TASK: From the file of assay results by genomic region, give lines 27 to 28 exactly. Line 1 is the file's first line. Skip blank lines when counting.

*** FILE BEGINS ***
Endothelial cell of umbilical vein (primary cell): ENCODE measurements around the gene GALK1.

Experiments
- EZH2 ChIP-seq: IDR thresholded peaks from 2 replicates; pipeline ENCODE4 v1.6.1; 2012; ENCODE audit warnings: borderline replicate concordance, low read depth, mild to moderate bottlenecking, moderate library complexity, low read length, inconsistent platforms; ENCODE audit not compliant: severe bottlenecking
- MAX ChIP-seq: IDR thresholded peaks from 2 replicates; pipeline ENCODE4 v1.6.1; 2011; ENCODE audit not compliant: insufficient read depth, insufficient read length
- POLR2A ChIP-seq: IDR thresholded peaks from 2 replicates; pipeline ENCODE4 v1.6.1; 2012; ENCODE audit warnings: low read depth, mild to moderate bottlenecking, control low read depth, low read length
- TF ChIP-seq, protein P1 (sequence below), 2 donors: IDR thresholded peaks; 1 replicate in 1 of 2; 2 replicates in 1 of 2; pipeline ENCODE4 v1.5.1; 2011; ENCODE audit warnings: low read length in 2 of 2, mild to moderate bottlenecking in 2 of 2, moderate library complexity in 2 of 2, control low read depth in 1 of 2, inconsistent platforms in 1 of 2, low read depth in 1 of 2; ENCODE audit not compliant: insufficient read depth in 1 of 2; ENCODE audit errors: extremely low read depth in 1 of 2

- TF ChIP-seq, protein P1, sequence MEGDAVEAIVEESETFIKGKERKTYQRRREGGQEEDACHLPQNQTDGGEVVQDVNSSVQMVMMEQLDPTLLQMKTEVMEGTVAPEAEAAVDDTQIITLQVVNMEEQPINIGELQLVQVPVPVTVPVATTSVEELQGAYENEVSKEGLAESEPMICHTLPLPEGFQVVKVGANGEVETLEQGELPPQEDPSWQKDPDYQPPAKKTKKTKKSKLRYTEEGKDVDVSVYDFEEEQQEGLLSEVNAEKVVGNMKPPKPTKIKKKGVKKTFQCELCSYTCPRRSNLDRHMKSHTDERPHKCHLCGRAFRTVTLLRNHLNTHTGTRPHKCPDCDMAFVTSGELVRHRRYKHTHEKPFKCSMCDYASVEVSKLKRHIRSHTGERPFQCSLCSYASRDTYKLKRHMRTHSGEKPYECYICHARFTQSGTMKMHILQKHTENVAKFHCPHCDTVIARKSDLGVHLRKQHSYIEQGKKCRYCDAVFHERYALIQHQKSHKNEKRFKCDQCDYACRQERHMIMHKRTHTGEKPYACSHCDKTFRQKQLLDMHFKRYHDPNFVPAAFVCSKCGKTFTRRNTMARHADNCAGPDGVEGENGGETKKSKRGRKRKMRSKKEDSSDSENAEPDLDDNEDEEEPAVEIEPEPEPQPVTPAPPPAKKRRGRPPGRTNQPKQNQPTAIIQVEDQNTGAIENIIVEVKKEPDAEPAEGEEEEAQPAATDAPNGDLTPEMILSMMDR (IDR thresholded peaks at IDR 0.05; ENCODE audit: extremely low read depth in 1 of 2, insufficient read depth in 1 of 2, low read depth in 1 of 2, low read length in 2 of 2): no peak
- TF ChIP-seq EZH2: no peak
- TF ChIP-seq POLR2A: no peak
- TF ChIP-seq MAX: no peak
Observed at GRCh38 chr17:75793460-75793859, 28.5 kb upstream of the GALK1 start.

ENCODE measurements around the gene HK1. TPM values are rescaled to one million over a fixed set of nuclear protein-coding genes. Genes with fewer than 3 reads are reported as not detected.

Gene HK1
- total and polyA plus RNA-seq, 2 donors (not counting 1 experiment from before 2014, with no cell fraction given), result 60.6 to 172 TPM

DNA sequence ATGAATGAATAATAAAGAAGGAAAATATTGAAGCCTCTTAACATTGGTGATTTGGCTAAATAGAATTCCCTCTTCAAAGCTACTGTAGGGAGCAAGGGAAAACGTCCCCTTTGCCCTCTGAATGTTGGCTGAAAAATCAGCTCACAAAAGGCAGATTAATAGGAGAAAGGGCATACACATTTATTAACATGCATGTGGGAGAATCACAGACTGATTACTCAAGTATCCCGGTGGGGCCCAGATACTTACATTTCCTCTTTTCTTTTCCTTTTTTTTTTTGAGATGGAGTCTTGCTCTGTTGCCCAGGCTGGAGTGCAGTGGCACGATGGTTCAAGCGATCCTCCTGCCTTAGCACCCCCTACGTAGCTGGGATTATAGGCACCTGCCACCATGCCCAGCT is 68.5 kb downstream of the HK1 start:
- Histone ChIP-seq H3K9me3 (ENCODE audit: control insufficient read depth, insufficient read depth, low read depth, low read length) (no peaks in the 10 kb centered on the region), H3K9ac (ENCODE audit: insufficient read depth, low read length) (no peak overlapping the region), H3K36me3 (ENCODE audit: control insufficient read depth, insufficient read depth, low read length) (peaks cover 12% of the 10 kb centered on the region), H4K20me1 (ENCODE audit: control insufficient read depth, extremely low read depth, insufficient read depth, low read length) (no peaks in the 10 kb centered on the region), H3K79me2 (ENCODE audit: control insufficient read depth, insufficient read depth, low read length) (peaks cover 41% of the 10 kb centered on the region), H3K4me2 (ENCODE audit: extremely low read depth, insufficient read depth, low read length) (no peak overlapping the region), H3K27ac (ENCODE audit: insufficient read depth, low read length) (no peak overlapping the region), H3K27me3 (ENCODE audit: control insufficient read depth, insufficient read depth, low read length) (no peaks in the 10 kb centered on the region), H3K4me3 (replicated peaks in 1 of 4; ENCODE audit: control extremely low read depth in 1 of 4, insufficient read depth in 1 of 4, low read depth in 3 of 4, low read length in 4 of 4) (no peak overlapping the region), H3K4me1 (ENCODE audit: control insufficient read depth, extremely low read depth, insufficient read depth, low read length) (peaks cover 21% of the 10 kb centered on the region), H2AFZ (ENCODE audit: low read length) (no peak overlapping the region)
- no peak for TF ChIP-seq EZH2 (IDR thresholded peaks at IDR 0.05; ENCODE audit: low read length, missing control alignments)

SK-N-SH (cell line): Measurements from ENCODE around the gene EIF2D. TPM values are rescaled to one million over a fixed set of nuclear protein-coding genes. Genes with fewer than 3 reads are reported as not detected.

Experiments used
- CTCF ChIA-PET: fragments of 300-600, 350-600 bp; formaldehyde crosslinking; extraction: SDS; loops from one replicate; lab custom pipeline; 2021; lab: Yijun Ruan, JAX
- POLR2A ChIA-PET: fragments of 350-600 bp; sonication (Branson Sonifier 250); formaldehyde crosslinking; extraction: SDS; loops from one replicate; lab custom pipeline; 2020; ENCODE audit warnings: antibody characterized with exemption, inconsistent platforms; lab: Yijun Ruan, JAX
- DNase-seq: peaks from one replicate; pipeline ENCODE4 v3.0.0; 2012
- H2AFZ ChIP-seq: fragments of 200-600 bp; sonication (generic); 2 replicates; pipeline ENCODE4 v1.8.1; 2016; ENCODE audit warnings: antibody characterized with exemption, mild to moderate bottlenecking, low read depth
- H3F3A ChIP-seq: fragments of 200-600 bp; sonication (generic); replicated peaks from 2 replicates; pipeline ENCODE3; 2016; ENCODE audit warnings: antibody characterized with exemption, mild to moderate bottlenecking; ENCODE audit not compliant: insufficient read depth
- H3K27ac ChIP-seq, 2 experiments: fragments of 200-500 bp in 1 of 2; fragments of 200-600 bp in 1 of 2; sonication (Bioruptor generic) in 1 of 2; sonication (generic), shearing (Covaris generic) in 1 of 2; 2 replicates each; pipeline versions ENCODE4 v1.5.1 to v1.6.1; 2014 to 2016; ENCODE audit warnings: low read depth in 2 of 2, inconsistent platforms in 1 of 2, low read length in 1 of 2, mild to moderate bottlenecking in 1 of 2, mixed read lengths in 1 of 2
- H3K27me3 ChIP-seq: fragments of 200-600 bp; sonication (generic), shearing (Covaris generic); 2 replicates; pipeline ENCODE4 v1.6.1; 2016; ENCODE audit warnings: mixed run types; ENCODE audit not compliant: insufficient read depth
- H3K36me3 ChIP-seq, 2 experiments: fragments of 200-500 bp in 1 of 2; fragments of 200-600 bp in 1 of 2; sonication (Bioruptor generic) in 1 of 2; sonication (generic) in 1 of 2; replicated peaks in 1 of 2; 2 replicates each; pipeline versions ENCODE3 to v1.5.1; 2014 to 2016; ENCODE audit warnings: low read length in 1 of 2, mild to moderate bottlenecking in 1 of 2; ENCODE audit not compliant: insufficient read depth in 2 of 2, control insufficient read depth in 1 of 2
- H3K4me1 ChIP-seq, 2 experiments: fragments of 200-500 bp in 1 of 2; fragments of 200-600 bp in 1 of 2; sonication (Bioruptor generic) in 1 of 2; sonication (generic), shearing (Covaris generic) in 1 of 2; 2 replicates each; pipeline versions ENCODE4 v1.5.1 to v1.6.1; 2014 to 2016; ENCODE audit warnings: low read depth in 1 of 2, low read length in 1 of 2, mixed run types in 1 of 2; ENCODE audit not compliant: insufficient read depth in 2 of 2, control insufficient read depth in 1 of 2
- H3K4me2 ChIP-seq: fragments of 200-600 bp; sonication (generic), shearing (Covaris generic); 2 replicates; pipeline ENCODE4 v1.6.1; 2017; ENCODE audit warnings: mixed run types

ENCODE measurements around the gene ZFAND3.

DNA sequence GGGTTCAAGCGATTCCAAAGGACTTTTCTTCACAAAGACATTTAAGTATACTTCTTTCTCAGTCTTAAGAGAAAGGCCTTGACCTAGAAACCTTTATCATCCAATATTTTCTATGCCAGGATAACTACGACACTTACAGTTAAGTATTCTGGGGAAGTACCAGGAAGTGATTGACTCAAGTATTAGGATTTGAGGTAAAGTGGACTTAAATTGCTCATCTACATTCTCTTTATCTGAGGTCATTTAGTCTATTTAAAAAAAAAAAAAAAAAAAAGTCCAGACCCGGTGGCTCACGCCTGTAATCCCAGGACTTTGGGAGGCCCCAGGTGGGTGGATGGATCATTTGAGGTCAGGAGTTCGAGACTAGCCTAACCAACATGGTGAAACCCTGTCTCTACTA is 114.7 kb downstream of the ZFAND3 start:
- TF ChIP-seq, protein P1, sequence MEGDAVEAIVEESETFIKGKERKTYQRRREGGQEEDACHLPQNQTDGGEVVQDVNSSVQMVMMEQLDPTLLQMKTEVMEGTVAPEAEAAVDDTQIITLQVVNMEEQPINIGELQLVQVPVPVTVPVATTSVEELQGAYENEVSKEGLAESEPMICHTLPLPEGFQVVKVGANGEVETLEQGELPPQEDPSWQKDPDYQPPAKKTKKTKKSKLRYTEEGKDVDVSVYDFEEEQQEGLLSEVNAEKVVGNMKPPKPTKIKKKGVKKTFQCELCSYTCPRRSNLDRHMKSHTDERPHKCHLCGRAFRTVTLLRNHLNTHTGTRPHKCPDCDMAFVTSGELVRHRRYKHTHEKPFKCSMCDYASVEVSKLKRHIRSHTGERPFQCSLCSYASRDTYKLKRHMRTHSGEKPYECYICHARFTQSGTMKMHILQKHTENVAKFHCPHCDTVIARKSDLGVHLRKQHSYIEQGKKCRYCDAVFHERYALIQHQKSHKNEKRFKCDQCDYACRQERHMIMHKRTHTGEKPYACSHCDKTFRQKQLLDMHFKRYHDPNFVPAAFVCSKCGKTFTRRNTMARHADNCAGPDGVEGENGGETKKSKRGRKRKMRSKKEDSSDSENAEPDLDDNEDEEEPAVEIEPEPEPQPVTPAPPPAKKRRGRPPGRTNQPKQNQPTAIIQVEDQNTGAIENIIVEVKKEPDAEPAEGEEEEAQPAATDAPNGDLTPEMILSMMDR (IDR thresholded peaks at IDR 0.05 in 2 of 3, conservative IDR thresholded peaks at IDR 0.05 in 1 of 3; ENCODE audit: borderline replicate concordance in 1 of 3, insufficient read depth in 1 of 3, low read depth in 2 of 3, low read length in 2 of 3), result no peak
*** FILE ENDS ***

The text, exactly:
- H3K36me3 ChIP-seq, 2 experiments: fragments of 200-500 bp in 1 of 2; fragments of 200-600 bp in 1 of 2; sonication (Bioruptor generic) in 1 of 2; sonication (generic) in 1 of 2; replicated peaks in 1 of 2; 2 replicates each; pipeline versions ENCODE3 to v1.5.1; 2014 to 2016; ENCODE audit warnings: low read length in 1 of 2, mild to moderate bottlenecking in 1 of 2; ENCODE audit not compliant: insufficient read depth in 2 of 2, control insufficient read depth in 1 of 2
- H3K4me1 ChIP-seq, 2 experiments: fragments of 200-500 bp in 1 of 2; fragments of 200-600 bp in 1 of 2; sonication (Bioruptor generic) in 1 of 2; sonication (generic), shearing (Covaris generic) in 1 of 2; 2 replicates each; pipeline versions ENCODE4 v1.5.1 to v1.6.1; 2014 to 2016; ENCODE audit warnings: low read depth in 1 of 2, low read length in 1 of 2, mixed run types in 1 of 2; ENCODE audit not compliant: insufficient read depth in 2 of 2, control insufficient read depth in 1 of 2